Hashtag #xbox180: Microsoft reverses Xbox One policies in face of consumer outcry
Remember way back at E3 (in other words, last week) when Sony 'won' the show by basically not changing anything in terms of DRM or game ownership with the PS4? Microsoft and the Xbox One had a PR nightmare on their hands as a vocal segment of the gamer population jumped onto Sony's ship.
Well it seems Microsoft got the message. In an update at Xbox.com Microsoft's Don Mattrick announced a pretty much complete reversal of their policies (hashtag: #xbox180).
Mattrick tells us:
"... we designed a system that could take full advantage of advances in technology in order to deliver a breakthrough in game play and entertainment. We imagined a new set of benefits such as easier roaming, family sharing, and new ways to try and buy games. We believe in the benefits of a connected, digital future.
But that's what Microsoft wanted, not what consumers wanted. So he goes on to announce the following changes to Xbox One ownership. First, you'll still have to connect to the Internet for a one-time system set-up (basically this is a Day 1 patch to enable the offline mode), but after that you can play any disc based game without ever connecting again. Second, you can now trade-in, lend, or give away your disk based games in the same way you do today.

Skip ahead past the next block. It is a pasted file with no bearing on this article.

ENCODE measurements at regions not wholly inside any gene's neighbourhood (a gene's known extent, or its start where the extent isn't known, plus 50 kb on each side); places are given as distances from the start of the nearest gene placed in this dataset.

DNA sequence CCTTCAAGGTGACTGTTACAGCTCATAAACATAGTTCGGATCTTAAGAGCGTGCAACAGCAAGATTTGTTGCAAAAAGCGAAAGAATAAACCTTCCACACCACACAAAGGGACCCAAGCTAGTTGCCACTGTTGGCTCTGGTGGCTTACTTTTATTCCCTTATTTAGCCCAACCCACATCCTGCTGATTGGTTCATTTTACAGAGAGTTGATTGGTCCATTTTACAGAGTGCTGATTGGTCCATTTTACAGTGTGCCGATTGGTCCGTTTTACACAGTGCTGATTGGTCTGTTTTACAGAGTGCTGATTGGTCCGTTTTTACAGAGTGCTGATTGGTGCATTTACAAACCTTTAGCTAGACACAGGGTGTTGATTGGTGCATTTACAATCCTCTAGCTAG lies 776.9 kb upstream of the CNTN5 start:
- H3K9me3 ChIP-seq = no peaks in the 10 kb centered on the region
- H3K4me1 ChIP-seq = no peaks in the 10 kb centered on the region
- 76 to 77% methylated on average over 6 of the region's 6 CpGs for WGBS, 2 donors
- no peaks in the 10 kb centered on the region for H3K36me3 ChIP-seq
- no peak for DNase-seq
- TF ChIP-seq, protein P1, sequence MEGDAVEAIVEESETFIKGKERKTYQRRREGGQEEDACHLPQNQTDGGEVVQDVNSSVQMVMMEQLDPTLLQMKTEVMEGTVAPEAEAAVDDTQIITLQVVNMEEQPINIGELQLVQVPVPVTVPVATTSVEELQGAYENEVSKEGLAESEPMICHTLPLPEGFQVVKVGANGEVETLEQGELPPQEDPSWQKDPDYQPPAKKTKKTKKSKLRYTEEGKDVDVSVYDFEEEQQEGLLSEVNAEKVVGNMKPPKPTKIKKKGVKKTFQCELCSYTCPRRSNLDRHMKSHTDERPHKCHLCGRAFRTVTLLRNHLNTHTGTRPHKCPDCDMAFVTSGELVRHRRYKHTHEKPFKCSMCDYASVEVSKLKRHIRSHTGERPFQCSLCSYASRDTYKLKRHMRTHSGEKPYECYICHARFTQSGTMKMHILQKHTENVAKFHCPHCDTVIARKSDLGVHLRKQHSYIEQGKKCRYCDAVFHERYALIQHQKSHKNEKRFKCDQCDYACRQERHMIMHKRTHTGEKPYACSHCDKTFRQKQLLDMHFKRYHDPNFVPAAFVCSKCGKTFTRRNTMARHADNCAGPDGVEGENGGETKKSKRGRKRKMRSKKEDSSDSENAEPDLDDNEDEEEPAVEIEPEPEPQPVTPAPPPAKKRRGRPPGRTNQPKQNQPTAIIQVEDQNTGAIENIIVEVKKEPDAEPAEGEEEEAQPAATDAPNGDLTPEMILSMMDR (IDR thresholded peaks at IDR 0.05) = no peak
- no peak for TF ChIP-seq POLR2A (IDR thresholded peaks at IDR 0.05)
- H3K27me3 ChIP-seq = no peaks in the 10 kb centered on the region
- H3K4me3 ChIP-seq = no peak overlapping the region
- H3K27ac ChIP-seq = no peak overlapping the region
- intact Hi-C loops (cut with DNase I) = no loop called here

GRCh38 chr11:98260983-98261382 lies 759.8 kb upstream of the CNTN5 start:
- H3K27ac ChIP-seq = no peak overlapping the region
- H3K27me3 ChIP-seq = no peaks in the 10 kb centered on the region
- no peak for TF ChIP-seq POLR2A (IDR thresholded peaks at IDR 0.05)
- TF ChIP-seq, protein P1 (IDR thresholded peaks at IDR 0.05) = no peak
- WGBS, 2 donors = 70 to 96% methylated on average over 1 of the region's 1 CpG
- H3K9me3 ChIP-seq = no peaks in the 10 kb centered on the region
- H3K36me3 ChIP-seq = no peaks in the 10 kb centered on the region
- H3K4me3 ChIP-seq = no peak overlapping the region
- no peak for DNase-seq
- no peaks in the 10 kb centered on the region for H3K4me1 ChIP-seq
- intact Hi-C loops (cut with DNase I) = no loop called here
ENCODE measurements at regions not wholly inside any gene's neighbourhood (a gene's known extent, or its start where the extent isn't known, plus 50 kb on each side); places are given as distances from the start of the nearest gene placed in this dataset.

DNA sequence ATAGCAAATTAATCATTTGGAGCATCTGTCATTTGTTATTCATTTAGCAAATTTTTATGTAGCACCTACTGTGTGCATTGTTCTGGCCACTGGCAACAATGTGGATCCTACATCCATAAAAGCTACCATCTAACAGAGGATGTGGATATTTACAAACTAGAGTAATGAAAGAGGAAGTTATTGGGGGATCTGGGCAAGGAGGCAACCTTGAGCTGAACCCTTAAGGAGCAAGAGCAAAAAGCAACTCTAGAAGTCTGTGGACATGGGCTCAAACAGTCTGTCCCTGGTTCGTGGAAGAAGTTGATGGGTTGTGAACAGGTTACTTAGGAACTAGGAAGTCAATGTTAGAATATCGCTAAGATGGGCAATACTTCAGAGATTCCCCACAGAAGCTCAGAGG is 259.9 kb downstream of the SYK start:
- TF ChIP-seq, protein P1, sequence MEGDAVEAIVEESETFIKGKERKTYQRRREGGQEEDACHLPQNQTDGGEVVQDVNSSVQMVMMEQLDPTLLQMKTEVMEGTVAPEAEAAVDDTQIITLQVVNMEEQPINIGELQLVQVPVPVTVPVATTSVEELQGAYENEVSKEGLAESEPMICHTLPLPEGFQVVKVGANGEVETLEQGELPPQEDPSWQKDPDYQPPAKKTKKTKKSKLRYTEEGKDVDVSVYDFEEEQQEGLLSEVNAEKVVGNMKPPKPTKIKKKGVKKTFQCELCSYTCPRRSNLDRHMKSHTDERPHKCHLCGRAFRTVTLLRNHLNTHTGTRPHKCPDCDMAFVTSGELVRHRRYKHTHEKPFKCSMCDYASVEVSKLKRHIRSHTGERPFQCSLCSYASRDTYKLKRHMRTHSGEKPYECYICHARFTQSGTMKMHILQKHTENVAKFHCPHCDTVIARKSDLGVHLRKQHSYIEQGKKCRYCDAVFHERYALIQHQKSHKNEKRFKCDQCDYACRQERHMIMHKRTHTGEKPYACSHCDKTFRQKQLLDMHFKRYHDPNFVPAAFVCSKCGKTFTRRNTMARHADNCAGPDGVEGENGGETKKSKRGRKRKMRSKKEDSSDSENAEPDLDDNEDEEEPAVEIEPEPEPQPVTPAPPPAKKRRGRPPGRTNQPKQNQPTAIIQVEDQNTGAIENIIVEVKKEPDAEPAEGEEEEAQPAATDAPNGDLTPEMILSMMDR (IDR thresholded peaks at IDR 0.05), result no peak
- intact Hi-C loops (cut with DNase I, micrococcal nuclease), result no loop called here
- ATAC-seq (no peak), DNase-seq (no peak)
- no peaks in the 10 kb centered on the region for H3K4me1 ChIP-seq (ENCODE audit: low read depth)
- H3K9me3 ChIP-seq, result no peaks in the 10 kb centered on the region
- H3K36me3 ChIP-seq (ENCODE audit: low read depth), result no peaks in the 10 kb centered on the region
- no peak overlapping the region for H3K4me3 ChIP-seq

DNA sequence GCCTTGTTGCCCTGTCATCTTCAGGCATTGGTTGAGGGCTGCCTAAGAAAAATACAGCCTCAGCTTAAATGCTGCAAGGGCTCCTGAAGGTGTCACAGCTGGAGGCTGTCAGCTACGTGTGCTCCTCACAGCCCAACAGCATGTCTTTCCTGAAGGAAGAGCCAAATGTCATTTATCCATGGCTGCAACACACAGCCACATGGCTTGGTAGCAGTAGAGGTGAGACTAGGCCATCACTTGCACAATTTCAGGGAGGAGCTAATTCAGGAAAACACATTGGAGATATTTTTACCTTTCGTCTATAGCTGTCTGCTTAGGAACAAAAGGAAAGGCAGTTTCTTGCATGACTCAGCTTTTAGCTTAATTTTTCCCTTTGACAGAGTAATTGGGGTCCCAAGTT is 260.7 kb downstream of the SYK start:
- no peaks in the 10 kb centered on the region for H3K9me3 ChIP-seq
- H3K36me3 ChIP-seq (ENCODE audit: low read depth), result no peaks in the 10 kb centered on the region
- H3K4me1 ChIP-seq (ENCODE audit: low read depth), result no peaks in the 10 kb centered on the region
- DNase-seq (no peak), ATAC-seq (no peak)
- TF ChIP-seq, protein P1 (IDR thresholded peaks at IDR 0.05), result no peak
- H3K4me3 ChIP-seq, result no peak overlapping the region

So that's what everyone wanted, right? Maybe not, but let's look at what is lost.
You're now going to be back to having to put the disc in the tray in order to play a game. Under the
previous system original plan for the Xbox One even if you bought a disc based game, once it installed you wouldn't need the disc. Downloaded titles can no longer be shared or resold (the original plan allowed them to be). The "10 Family Members can share your game library" and digital cloud library (so you can play your games on a friend's Xbox One) is also off the table.
Lots of gamers see this as a win, but some of my friends are sad to see Microsoft back away from their vision. Mostly it seems like they'll miss the ability to share and give-away digital games.
This also doesn't 'fix' the problem of the Xbox One being $100 more expensive and requiring a Kinect sensor that many gamers don't want. Some seem to think Microsoft might back away from that as well, cutting the price and making the Kinect an optional accessory, but I think that's just wishful thinking based on the DRM turn-around.
It does sound like digital copies of all games will still be available on launch day, so those of us who hate discs can still buy games from the comfort of our couch. We just will no longer be able to give them away when we're done.
I'm sure we're going to hear more about this situation in the days and weeks to come, but for now what do you think? Did Microsoft win you back? Or are you one of the silent few who actually liked the direction they were headed? Have you pre-ordered a PS4 and if so, does this news tempt you into canceling that pre-order in favor of an XBox One?
Read more of Peter Smith's TechnoFile blog and follow the latest IT news at ITworld. Follow Peter on Twitter at @pasmith. For the latest IT news, analysis and how-tos, follow ITworld on Twitter and Facebook.